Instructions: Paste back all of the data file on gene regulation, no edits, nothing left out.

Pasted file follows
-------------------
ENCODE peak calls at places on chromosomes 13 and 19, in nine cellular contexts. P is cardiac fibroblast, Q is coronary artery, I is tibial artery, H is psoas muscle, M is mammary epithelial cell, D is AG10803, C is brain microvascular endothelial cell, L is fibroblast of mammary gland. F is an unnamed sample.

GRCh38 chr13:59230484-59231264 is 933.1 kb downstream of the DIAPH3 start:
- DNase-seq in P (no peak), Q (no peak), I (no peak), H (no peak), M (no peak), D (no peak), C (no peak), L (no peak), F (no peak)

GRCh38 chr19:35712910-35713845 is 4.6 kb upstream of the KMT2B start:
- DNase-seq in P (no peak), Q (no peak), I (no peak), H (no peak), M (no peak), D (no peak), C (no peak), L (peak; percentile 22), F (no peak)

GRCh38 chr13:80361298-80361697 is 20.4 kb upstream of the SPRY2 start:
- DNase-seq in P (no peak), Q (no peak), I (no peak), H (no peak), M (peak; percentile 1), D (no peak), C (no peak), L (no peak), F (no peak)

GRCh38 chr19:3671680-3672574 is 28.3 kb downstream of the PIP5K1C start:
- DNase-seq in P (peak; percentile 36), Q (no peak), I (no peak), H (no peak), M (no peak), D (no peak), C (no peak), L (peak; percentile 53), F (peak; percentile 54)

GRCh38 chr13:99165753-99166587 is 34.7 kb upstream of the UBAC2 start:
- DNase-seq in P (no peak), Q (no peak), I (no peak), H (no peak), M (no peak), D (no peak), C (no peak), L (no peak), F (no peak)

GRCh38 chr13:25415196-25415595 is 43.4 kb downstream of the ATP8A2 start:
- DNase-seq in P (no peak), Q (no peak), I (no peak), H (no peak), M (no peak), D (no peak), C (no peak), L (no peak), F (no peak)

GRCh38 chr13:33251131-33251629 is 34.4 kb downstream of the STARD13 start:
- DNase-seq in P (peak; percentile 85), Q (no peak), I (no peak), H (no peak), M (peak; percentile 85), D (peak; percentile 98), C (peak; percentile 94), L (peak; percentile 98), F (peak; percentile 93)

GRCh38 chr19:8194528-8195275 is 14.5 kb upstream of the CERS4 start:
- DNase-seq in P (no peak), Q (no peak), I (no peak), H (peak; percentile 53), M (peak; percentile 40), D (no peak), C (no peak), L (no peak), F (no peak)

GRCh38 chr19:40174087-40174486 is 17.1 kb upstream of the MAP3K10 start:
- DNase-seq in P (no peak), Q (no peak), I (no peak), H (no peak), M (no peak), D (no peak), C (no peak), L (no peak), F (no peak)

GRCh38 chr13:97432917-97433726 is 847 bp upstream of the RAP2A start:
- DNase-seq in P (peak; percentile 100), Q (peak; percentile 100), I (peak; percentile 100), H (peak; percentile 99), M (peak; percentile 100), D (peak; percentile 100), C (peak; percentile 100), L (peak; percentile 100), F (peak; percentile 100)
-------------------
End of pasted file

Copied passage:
ENCODE peak calls at places on chromosomes 13 and 19, in nine cellular contexts. P is cardiac fibroblast, Q is coronary artery, I is tibial artery, H is psoas muscle, M is mammary epithelial cell, D is AG10803, C is brain microvascular endothelial cell, L is fibroblast of mammary gland. F is an unnamed sample.

GRCh38 chr13:59230484-59231264 is 933.1 kb downstream of the DIAPH3 start:
- DNase-seq in P (no peak), Q (no peak), I (no peak), H (no peak), M (no peak), D (no peak), C (no peak), L (no peak), F (no peak)

GRCh38 chr19:35712910-35713845 is 4.6 kb upstream of the KMT2B start:
- DNase-seq in P (no peak), Q (no peak), I (no peak), H (no peak), M (no peak), D (no peak), C (no peak), L (peak; percentile 22), F (no peak)

GRCh38 chr13:80361298-80361697 is 20.4 kb upstream of the SPRY2 start:
- DNase-seq in P (no peak), Q (no peak), I (no peak), H (no peak), M (peak; percentile 1), D (no peak), C (no peak), L (no peak), F (no peak)

GRCh38 chr19:3671680-3672574 is 28.3 kb downstream of the PIP5K1C start:
- DNase-seq in P (peak; percentile 36), Q (no peak), I (no peak), H (no peak), M (no peak), D (no peak), C (no peak), L (peak; percentile 53), F (peak; percentile 54)

GRCh38 chr13:99165753-99166587 is 34.7 kb upstream of the UBAC2 start:
- DNase-seq in P (no peak), Q (no peak), I (no peak), H (no peak), M (no peak), D (no peak), C (no peak), L (no peak), F (no peak)

GRCh38 chr13:25415196-25415595 is 43.4 kb downstream of the ATP8A2 start:
- DNase-seq in P (no peak), Q (no peak), I (no peak), H (no peak), M (no peak), D (no peak), C (no peak), L (no peak), F (no peak)

GRCh38 chr13:33251131-33251629 is 34.4 kb downstream of the STARD13 start:
- DNase-seq in P (peak; percentile 85), Q (no peak), I (no peak), H (no peak), M (peak; percentile 85), D (peak; percentile 98), C (peak; percentile 94), L (peak; percentile 98), F (peak; percentile 93)

GRCh38 chr19:8194528-8195275 is 14.5 kb upstream of the CERS4 start:
- DNase-seq in P (no peak), Q (no peak), I (no peak), H (peak; percentile 53), M (peak; percentile 40), D (no peak), C (no peak), L (no peak), F (no peak)

GRCh38 chr19:40174087-40174486 is 17.1 kb upstream of the MAP3K10 start:
- DNase-seq in P (no peak), Q (no peak), I (no peak), H (no peak), M (no peak), D (no peak), C (no peak), L (no peak), F (no peak)

GRCh38 chr13:97432917-97433726 is 847 bp upstream of the RAP2A start:
- DNase-seq in P (peak; percentile 100), Q (peak; percentile 100), I (peak; percentile 100), H (peak; percentile 99), M (peak; percentile 100), D (peak; percentile 100), C (peak; percentile 100), L (peak; percentile 100), F (peak; percentile 100)